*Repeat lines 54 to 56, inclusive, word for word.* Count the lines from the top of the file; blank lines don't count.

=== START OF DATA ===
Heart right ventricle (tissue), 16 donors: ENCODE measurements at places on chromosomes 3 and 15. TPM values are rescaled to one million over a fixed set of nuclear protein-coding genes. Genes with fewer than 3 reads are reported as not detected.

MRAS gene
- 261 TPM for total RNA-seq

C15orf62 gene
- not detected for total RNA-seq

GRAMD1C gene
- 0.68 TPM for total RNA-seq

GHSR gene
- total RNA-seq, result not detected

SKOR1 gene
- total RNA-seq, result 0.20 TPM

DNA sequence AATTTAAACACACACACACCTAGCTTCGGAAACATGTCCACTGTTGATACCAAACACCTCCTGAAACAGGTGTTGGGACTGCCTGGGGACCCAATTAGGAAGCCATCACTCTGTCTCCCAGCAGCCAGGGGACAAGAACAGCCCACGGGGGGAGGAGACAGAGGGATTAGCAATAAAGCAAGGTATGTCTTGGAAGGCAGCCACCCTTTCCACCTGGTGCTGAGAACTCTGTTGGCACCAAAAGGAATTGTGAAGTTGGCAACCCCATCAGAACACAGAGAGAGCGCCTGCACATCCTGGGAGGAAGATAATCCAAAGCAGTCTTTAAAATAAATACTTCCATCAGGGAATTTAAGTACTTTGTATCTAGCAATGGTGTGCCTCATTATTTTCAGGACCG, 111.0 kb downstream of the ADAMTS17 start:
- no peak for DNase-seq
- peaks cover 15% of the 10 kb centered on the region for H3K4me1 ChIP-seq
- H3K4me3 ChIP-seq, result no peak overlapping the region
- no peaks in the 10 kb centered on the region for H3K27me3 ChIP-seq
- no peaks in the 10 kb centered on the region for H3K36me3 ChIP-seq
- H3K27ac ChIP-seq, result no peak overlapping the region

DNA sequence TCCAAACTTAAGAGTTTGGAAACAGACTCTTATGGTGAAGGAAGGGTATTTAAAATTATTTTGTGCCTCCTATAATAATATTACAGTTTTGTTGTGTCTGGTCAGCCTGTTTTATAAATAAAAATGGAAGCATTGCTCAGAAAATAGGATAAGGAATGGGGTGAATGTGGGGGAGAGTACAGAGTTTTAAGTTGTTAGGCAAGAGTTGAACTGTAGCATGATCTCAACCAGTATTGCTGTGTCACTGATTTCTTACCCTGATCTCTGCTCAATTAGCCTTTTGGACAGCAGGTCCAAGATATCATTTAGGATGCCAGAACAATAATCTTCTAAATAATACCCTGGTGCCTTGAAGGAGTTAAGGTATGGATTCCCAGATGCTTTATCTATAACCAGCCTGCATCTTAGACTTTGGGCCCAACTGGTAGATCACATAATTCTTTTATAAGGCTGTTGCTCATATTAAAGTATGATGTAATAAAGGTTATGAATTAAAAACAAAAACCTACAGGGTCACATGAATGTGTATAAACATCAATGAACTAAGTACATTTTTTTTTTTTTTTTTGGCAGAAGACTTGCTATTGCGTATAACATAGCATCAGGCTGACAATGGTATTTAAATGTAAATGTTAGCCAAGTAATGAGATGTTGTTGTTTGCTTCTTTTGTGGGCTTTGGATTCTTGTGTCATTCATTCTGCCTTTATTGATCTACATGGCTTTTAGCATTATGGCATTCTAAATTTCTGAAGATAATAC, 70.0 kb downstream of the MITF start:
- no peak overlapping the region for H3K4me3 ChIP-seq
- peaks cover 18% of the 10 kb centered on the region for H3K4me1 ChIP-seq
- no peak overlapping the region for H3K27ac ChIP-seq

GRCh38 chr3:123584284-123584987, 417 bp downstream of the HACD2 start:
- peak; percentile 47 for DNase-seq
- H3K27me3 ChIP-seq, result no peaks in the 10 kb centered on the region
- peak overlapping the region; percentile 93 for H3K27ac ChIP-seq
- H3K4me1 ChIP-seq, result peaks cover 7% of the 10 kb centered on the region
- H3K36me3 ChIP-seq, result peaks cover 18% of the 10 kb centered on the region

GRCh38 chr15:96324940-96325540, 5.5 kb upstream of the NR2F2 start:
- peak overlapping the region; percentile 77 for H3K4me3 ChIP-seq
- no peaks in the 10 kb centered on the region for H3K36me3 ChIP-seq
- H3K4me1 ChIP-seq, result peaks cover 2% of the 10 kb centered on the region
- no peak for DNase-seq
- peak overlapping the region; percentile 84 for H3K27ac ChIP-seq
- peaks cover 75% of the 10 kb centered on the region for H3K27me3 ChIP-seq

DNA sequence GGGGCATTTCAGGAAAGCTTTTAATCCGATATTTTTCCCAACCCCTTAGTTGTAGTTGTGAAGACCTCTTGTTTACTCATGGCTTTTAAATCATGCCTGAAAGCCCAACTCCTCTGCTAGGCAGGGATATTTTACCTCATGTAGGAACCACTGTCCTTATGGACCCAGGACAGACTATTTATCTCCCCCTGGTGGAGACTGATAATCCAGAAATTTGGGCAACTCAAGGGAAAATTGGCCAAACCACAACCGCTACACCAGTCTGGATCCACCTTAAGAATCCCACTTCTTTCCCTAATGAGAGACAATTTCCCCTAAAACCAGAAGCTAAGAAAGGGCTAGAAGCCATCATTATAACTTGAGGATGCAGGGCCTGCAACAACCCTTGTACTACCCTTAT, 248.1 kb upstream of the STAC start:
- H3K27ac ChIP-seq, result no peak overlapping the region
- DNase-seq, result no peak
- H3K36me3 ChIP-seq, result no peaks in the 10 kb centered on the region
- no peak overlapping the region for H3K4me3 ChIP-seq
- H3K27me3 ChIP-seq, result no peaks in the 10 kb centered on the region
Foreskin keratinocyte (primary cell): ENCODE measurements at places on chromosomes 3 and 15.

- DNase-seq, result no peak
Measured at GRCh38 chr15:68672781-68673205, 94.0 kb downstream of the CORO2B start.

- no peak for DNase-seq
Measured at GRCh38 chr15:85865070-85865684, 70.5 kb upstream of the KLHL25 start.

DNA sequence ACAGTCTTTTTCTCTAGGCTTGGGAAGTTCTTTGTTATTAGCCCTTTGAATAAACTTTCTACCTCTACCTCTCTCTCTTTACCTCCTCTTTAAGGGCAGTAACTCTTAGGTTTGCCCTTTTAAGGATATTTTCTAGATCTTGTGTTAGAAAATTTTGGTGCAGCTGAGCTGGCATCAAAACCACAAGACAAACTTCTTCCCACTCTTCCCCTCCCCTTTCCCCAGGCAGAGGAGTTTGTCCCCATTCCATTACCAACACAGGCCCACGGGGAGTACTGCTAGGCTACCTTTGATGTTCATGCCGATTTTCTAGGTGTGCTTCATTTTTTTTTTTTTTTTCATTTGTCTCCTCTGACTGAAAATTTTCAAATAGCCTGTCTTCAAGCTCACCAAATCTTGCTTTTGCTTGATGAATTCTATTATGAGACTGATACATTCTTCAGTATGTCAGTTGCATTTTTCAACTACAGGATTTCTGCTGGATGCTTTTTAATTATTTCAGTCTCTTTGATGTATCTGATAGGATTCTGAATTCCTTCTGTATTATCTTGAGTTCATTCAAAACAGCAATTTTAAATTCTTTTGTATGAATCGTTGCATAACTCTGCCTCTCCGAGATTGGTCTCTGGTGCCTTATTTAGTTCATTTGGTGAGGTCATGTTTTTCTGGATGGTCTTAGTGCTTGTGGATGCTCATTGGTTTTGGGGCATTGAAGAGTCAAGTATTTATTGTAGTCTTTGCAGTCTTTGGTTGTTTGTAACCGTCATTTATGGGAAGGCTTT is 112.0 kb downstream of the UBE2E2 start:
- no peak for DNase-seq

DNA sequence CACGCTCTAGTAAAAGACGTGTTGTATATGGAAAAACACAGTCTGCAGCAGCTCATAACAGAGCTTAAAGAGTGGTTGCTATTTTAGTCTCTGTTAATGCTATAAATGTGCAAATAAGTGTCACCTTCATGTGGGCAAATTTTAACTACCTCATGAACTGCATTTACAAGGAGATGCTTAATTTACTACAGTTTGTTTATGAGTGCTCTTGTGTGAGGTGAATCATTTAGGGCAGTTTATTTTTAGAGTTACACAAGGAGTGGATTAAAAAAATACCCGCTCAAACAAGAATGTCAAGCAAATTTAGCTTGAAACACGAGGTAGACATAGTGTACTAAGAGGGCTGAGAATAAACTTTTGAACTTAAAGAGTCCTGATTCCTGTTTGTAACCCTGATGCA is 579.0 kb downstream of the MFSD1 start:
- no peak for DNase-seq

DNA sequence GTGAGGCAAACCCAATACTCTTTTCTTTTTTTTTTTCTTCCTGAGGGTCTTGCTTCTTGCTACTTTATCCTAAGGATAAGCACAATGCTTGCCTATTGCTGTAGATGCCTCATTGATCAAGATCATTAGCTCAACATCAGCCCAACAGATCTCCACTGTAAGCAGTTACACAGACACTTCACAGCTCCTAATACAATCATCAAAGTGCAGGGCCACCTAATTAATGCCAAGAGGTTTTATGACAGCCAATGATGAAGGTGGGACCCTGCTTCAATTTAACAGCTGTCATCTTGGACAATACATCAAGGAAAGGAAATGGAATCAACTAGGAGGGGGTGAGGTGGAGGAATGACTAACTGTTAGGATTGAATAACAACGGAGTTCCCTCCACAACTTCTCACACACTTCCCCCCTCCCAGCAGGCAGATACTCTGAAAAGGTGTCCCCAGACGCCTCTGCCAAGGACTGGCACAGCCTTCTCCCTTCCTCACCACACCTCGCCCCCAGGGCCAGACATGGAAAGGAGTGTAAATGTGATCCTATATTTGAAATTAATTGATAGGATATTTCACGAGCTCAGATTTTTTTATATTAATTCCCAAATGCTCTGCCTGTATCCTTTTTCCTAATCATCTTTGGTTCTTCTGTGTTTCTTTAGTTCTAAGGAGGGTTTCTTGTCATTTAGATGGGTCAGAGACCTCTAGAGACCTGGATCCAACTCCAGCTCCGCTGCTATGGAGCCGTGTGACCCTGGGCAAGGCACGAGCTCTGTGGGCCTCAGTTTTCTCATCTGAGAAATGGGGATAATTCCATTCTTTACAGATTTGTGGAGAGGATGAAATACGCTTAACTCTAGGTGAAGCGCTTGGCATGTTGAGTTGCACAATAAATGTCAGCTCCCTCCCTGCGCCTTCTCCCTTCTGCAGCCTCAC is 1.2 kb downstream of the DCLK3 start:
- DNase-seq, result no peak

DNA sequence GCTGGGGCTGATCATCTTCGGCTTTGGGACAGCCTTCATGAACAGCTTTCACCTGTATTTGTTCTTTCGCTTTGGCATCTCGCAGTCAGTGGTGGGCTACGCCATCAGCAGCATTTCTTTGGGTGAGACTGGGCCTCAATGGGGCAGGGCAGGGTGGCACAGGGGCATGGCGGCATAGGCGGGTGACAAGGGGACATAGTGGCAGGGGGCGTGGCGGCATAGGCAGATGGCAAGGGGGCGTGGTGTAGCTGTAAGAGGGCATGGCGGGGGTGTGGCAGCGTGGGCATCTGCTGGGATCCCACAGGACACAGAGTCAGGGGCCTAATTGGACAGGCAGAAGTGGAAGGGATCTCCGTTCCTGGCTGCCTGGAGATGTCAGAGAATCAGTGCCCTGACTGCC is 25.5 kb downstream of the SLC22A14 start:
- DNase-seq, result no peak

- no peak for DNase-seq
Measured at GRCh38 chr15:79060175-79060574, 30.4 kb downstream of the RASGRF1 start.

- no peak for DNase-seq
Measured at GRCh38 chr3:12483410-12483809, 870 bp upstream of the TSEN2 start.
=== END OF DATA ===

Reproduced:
- DNase-seq, result no peak

- no peak for DNase-seq
Measured at GRCh38 chr15:79060175-79060574, 30.4 kb downstream of the RASGRF1 start.